Think you're a great negotiator? Chances are you do. And you're probably wrong. That means you're likely to overpay when buying a house, a car or items at a swap meet."
An interesting article. I don't think I am a great negotiator by any means, but it amazes me how little most people I know don't even try to negotiate anything. I am a bit of a negotiator as my dad is an excellent negoitator and has taught me a bit with time. For the most part most of my negotiating was accidental. Walking away from a horrible deal or just walking away, period, it has amazed me over the years what I have been offered. Ironically most of it not much of what I wanted, but it has given me trmendous insight into the whole negotiation process:
1 - My first job out of college I chose from multiple offers at the job I wanted most. When I called to turn down one offer they kept offering me more. For my first green job it never occured to me I had any bargaining power. I will always remember that. IT pretty much never hurts to ask. Too bad I didn't want the job no mattter what - I took far lesser pay but think I had a better experience. (Plus the job I took was paying overtime which I had no idea would be so HUGE - may have come out ahead anyway. The point there is more to a job and benefits than base pay!).
2 - We walked into a timeshare presentation and when it was clear we weren't interested they tried to entice us with a 50% price drop off the bat. Were never going to buy because figured the thing in reality had a negative value, but you know people in the room were snapping time shares up at full price and our hesitation could have bought it at 1/2 price easy if we had really been interested. I am kind of curious how low they will go on our little trip in December - I hear they are asking (and people are paying) $50k. I wouldn't take the thing (for free) myself, but curious all the same how desparate they are.
3 - When we hired our gardener we were discussing prices and I saw him take this "negotiating stance." Stroking his chin, pausing to think once he did not like my original price. I had never thought that price was negotiable but I caught the "cues" and was easily able to talk him down from his first price offer. (The fact that he asked me what I would pay was probably a good cue too now that I think about it - doh). IT was just something I hadn't even thought of before we were in the situation. I also have a relative who married a Filipino man and my MIL goes on and on and on how he gets discounts on everything. I try to keep that in mind whenever we have anyone come out to our house for any work. Usually price is negotiable but few ask. Watch and learn from the masters (for him it is just a cultural thing. But the only thing he really does that others don't do is simply ask...).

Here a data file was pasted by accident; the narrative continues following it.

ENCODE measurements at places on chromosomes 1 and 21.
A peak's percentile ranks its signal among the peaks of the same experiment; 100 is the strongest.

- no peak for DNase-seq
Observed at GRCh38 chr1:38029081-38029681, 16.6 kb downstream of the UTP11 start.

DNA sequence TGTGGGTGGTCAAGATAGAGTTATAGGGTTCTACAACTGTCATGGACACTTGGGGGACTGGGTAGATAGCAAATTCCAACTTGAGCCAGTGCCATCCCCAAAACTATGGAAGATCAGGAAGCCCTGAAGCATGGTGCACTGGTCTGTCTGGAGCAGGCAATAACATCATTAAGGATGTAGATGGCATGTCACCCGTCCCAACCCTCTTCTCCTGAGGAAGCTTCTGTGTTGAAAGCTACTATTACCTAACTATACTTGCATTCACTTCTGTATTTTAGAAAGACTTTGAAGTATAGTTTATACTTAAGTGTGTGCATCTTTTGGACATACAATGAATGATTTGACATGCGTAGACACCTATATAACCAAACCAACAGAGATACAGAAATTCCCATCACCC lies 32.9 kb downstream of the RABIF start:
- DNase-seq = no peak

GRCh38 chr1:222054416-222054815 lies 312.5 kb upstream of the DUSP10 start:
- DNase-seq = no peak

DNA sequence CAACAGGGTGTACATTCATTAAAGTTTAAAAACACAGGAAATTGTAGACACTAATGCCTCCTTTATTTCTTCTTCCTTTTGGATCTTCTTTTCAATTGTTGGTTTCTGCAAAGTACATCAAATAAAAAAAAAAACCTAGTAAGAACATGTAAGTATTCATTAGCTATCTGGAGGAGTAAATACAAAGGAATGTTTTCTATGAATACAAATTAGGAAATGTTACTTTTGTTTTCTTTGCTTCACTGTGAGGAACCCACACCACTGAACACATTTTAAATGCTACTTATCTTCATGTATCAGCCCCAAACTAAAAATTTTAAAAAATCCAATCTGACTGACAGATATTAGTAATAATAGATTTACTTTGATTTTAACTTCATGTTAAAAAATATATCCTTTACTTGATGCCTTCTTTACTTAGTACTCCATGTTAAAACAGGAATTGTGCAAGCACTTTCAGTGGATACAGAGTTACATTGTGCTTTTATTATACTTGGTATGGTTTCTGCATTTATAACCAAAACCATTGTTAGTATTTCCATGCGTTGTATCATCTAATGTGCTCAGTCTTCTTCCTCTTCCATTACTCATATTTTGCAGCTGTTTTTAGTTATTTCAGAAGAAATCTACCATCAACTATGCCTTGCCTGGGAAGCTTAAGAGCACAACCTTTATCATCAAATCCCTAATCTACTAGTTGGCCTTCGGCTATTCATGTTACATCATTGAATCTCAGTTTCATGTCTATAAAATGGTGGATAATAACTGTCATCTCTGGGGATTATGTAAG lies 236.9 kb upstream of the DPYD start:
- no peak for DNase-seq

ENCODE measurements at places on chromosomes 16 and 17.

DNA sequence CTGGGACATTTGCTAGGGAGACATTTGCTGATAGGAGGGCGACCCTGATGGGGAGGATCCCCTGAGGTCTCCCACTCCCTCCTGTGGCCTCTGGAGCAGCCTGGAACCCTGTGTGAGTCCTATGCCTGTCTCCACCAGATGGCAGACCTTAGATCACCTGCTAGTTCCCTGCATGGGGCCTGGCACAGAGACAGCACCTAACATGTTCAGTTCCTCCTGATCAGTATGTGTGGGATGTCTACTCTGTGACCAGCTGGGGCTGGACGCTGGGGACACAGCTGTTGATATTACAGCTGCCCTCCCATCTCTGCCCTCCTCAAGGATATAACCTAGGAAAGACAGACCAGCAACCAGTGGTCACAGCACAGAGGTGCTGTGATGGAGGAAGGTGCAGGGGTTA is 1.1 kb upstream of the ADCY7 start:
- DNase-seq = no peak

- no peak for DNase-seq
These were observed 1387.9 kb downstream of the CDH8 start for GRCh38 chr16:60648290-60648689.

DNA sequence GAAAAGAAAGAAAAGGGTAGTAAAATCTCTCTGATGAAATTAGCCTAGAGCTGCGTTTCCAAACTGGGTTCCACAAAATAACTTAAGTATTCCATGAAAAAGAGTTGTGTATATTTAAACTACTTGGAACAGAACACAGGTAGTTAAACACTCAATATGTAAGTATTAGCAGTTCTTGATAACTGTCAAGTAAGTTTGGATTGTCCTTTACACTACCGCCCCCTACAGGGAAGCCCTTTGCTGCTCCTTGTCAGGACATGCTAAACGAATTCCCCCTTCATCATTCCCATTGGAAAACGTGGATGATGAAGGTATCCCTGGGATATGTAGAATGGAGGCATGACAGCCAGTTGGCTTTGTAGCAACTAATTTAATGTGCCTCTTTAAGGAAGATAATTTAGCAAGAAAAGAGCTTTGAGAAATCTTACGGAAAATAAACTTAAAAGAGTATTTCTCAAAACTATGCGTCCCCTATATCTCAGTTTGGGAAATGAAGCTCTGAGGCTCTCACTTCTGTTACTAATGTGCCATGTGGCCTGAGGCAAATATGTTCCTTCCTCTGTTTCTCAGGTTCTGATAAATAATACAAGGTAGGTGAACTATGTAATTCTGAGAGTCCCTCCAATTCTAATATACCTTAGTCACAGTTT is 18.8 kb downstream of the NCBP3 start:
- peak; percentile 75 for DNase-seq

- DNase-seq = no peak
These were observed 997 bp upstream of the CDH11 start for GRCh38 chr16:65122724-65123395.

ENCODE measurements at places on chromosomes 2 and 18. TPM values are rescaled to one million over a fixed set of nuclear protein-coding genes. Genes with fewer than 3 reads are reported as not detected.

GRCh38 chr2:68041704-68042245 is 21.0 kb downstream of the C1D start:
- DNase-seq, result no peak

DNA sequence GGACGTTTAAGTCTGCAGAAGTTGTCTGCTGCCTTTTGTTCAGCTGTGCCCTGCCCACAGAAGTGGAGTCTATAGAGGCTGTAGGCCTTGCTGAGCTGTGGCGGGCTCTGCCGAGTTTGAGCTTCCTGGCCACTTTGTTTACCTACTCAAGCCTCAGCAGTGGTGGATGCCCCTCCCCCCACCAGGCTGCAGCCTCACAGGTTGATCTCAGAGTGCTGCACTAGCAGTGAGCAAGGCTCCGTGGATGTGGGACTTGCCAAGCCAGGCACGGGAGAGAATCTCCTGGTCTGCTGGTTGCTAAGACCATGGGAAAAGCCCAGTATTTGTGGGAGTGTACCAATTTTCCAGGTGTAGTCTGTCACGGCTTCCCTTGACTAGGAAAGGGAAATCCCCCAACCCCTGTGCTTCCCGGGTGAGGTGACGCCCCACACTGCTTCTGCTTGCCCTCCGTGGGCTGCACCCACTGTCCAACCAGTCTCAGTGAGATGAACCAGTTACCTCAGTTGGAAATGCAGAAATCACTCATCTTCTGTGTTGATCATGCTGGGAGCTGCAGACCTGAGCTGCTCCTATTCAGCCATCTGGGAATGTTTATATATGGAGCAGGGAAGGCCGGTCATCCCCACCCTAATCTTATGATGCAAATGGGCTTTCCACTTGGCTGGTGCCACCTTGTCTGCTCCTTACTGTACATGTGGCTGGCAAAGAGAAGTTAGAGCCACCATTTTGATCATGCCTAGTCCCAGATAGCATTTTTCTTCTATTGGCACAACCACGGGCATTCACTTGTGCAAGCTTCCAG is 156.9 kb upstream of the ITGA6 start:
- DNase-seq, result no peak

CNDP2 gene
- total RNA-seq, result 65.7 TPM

4 - Furniture. We just refuse to buy furniture where price isn't neogitable. An interesting thing we had a while ago though was we were buying some furniture for the kids at our favorite discount warehouse and they were having a going out of business sale. they had these beautiful theatre chairs that were knocked way down from "retail" but still looked awfully pricey for our blood. But when I saw them I just had to have them - would be perfect for our barren theatre room. We were negotiating and not very happy with the results, especially when we saw a tear in the fabric that they seemed unwilling to budge on. I whispered to dh, "call his bluff - walk away." The thing is we had come to a stand still and the deal was bad. The product was flawed and at this 60% discount or whatever they were still asking a good grand. But if he was willing to come down more we would buy. HE said no, so we walked away. As we were about to walk out the door he came over and offered a $100 further discount. We said how about $300, and he said okay. That simple. It's just a big game. A big simple game. If he hadn't of given in it was way too pricey for us and we could live without (or maybe found something nice/used later) so wasn't like the be all/end all for us (which is they KEY for negotiation). Obviously they wanted to get rid of the thing and few would pay that much for a flawed piece of furniture. You just have to use common sense. They were probably counting on some big dough with the pretty shiny leather (which cerainly caught my eye) but I had the feeling one too many people had pointed out the flaws (and why it still sit in the mostly barren wherehouse).
5 - I have seen some really bad negotiating when it has come to private party car shopping and Craigslist exchanges. I always overprice my items expecting haggle, but only 1/3 (if that) ever ask. You don't know how many car sellers have told me how low they would accept for their car from the getgo. Like REALLY low prices way below asking. No point in asking for more if you are going to show all your cards at once.
I have to say I don't think we have ever walked away from anything without a better deal to be had somewhere else. I think the best rule in negotiation is there will always be something else out there. Or maybe the rule should be, the more desparate the seller, the more options you know you have... But once you understand that it is a lot harder to get taken.